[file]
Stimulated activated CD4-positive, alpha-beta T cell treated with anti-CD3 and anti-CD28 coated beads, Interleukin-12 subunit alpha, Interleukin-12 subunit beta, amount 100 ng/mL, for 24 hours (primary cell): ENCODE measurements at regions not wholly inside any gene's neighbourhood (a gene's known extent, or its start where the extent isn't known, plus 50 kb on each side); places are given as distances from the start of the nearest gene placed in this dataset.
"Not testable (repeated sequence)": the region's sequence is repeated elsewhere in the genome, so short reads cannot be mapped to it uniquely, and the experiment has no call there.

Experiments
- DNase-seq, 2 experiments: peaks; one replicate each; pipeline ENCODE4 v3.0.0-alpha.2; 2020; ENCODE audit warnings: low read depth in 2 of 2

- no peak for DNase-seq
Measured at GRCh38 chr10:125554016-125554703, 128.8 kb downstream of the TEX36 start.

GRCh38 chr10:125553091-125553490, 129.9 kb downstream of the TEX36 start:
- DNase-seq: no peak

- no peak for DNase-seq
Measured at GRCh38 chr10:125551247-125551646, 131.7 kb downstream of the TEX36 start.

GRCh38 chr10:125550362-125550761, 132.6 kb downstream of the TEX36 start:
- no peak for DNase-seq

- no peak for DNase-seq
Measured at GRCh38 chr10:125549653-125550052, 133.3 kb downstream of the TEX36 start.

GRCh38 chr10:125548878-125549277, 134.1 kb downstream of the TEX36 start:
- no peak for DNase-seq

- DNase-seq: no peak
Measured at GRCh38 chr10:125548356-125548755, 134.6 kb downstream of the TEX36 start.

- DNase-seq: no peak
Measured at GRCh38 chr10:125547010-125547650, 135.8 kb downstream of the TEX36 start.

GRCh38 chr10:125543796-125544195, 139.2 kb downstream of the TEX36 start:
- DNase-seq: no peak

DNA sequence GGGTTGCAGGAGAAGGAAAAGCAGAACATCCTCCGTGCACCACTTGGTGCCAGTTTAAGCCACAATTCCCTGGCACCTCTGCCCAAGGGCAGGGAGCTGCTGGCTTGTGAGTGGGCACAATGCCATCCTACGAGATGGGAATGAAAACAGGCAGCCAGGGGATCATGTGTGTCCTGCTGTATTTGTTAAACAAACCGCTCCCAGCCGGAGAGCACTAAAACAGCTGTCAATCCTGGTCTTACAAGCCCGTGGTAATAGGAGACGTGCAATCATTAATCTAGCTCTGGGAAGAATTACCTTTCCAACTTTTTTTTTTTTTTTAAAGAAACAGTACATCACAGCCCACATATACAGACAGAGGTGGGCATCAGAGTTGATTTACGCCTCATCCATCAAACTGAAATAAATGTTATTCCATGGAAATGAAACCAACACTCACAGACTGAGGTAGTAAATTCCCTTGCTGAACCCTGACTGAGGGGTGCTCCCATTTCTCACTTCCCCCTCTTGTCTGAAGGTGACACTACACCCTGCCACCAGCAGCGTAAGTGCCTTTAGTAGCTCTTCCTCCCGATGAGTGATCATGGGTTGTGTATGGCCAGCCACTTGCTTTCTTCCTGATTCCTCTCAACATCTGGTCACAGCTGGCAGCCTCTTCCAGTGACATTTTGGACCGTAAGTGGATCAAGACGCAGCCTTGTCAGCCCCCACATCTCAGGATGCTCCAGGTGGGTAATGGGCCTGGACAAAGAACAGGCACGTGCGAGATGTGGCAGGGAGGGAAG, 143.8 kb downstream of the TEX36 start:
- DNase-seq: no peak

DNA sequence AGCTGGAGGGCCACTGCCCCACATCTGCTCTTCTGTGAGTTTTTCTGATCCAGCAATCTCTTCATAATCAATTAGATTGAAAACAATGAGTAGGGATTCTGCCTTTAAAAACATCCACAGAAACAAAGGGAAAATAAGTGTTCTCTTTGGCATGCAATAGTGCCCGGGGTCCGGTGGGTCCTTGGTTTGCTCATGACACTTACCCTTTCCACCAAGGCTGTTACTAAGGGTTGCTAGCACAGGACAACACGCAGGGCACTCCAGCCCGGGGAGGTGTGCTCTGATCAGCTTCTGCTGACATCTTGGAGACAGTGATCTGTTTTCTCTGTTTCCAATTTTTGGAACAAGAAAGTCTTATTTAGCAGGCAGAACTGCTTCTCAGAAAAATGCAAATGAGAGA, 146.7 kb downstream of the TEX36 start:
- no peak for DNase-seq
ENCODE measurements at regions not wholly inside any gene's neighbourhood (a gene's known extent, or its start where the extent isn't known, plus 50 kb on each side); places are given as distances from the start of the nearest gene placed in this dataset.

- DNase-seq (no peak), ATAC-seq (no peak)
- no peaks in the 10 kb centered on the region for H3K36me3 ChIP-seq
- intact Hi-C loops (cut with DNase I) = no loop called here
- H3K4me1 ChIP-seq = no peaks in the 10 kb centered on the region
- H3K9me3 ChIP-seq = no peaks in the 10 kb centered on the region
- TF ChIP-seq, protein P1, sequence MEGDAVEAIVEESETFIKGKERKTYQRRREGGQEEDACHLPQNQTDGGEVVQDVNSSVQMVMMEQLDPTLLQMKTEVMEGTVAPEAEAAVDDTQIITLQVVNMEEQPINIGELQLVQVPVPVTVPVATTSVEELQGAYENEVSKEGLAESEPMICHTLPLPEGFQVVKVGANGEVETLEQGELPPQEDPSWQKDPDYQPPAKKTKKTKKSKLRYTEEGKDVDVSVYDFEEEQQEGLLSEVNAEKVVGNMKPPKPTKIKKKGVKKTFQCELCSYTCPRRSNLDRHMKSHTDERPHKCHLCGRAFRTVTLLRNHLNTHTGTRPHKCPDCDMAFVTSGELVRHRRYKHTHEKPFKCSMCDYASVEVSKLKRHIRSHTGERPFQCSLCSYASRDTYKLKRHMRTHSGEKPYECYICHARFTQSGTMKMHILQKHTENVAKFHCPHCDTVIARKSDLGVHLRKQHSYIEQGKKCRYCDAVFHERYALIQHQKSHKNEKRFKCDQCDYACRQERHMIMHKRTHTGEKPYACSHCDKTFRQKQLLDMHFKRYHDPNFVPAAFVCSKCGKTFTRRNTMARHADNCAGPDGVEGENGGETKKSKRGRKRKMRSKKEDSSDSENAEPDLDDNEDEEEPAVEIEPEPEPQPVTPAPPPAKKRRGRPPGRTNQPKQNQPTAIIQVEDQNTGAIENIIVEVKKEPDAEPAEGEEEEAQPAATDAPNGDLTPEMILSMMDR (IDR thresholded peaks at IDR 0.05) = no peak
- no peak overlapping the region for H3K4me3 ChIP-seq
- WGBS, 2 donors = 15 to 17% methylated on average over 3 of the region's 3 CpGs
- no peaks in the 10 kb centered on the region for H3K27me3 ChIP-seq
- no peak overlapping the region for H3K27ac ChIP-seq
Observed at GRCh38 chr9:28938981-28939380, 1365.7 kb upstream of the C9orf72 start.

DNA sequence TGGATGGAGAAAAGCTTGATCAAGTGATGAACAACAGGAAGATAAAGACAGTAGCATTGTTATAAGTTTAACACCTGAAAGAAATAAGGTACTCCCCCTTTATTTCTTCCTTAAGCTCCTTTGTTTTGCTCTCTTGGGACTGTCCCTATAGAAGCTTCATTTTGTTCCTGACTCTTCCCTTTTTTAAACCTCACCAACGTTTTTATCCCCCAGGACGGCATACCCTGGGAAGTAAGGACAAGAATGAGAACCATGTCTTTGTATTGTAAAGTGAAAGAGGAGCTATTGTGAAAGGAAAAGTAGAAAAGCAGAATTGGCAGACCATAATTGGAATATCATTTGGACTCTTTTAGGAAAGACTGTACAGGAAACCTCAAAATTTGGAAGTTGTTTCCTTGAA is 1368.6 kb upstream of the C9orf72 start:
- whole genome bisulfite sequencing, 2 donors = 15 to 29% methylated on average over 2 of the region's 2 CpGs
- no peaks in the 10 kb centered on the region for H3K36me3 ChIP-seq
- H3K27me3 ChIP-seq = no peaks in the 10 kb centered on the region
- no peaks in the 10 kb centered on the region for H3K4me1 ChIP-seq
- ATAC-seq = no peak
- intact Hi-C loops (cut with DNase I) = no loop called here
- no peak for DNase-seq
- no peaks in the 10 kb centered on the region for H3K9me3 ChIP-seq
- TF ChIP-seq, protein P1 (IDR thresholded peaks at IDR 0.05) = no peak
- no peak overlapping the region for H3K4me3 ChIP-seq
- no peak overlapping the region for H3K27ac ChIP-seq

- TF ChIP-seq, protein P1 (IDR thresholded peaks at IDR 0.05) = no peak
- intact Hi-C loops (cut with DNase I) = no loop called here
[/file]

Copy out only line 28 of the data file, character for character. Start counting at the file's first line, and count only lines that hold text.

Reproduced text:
- DNase-seq (no peak), ATAC-seq (no peak)